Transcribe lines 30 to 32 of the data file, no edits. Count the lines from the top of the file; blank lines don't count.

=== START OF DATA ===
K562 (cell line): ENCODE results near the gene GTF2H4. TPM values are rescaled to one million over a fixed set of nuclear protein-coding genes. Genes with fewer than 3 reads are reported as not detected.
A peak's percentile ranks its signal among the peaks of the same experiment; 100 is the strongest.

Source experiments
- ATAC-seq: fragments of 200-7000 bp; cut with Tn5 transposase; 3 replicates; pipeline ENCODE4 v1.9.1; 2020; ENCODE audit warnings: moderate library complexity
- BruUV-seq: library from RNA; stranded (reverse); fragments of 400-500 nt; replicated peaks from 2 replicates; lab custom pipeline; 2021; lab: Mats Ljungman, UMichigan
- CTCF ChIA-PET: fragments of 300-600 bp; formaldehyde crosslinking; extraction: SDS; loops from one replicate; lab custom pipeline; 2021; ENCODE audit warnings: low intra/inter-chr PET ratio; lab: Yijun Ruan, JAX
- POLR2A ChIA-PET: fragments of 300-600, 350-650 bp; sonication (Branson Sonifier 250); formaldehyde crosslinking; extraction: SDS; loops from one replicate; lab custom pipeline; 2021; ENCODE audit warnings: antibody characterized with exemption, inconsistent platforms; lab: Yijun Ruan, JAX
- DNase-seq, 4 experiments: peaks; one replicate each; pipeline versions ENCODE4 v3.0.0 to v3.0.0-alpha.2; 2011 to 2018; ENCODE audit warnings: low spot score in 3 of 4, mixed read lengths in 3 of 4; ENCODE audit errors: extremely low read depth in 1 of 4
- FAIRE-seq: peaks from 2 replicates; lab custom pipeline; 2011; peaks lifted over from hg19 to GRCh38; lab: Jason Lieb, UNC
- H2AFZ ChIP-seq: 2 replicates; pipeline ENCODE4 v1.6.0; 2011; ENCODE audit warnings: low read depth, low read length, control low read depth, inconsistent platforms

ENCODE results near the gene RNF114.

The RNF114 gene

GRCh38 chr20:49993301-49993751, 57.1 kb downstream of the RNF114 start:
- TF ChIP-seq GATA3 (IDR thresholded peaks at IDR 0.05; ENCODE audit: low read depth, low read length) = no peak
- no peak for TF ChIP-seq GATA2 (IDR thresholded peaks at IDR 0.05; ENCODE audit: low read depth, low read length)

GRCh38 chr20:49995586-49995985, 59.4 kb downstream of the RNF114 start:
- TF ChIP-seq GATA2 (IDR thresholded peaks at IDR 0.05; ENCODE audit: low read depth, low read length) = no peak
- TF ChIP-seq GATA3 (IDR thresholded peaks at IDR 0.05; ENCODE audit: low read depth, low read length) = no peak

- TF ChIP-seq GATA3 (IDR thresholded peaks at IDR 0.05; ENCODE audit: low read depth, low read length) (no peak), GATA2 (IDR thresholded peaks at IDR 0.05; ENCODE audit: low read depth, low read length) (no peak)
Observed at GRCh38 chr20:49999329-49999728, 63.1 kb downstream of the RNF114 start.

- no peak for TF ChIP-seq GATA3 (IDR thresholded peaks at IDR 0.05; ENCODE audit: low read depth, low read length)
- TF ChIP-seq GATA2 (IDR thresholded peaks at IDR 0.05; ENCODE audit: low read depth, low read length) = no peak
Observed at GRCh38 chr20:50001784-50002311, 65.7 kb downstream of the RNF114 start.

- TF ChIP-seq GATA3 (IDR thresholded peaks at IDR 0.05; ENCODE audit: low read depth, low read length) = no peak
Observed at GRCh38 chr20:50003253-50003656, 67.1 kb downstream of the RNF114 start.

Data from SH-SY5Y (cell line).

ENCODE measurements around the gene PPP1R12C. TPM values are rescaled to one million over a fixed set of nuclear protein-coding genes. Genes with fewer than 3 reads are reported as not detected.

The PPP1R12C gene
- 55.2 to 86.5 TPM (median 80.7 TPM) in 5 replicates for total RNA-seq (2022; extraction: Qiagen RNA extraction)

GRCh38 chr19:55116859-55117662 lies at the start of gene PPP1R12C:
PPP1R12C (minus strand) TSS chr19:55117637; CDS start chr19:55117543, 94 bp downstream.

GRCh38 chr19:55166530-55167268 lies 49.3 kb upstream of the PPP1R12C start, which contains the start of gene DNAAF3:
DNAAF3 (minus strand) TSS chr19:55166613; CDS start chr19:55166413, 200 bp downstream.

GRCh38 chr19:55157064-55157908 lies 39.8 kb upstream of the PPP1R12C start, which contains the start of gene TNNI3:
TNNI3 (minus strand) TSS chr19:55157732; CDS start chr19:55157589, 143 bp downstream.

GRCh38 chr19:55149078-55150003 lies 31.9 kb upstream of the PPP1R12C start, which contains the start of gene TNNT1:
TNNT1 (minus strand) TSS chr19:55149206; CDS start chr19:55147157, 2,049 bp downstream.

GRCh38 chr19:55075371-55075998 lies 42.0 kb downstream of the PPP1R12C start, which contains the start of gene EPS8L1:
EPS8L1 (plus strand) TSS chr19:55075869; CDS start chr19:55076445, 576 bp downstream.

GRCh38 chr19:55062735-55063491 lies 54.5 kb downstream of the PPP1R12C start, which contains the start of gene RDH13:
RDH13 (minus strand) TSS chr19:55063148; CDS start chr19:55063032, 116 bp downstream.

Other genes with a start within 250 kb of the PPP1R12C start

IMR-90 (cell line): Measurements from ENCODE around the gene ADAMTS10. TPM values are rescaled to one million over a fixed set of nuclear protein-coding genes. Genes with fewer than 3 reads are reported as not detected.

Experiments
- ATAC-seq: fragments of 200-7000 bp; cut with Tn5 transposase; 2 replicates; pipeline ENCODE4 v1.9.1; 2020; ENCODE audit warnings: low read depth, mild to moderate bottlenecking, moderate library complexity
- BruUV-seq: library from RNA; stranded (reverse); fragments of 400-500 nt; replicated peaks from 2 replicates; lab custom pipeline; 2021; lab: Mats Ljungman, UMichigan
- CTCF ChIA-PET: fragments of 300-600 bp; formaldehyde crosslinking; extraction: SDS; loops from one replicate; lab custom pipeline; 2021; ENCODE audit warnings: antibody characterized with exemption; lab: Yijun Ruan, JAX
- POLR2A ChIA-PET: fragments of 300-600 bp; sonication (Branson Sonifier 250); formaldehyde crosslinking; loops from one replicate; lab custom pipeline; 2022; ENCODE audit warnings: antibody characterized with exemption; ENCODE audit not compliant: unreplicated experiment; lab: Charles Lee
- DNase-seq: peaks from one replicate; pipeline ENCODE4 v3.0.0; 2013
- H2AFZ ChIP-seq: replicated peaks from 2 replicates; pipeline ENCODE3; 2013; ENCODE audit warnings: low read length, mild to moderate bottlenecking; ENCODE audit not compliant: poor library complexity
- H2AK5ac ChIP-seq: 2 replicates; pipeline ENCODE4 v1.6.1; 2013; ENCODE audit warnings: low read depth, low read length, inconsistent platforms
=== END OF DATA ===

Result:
GRCh38 chr19:55116859-55117662 lies at the start of gene PPP1R12C:
PPP1R12C (minus strand) TSS chr19:55117637; CDS start chr19:55117543, 94 bp downstream.

GRCh38 chr19:55166530-55167268 lies 49.3 kb upstream of the PPP1R12C start, which contains the start of gene DNAAF3: